Johnson & Johnson on Tuesday reported adjusted earnings and revenue that topped Wall Street’s expectations, and lifted its full-year guidance as sales in the company’s pharmaceutical and medical devices businesses surged. It marks J&J’s first quarterly results since it completed the separation from its consumer health spinoff Kenvue in August, the company’s biggest shake-up in its 137-year history. Upon that separation in August, J&J also lowered its full-year sales and profit guidance. The drugmaker raised that revised outlook on Tuesday: J&J expects 2023 sales of $83.6 billion to $84 billion, compared with previous guidance of $83.2 billion to $84 billion in August. J&J also expects adjusted earnings per share of $10.07 to $10.13, up from a previous forecast of $10.00 to $10.10. J&J also said it recorded a one-time, non-cash gain of $21 billion as part of the split of Kenvue. The pharmaceutical giant reported net income of $4.31 billion, or $1.69 per share. That was flat compared with net income of $4.31 billion, or $1.62 per share, for the same period a year ago. J&J reported $13.89 billion in pharmaceutical sales, which grew more than 5% year over year. Excluding sales of its unpopular Covid vaccine, the pharmaceutical division raked in $13.85 billion.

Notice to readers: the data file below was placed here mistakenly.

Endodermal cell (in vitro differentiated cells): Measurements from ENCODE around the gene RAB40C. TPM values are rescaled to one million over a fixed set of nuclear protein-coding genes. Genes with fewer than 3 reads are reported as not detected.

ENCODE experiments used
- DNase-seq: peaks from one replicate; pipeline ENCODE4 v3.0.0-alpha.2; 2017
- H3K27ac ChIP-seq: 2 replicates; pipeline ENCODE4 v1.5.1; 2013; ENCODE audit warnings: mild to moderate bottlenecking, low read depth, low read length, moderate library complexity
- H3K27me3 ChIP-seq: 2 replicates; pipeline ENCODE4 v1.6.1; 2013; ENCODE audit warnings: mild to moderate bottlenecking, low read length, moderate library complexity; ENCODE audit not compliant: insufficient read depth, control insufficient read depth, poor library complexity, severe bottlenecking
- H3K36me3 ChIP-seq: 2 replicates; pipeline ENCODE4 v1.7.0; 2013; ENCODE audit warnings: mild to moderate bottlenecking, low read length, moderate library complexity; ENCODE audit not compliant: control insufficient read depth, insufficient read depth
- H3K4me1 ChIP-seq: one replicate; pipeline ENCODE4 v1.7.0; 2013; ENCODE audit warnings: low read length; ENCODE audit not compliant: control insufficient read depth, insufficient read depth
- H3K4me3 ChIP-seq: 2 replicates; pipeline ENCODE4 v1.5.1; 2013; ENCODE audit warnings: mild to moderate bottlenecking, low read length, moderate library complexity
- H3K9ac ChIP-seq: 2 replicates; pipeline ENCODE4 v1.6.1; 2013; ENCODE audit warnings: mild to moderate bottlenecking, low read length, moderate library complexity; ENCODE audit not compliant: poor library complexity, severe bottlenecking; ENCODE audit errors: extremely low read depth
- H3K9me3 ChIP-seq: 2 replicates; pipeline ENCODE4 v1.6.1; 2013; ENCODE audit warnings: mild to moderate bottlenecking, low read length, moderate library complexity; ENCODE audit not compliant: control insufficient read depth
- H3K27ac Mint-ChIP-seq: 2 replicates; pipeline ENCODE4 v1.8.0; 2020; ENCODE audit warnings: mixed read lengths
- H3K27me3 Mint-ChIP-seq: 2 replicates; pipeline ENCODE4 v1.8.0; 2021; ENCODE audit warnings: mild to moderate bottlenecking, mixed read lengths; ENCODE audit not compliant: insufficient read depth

Source: SGX Masnet, Bloomberg, Channel NewsAsia, Reuters, CNBC, WSJ, The Business Times, PSR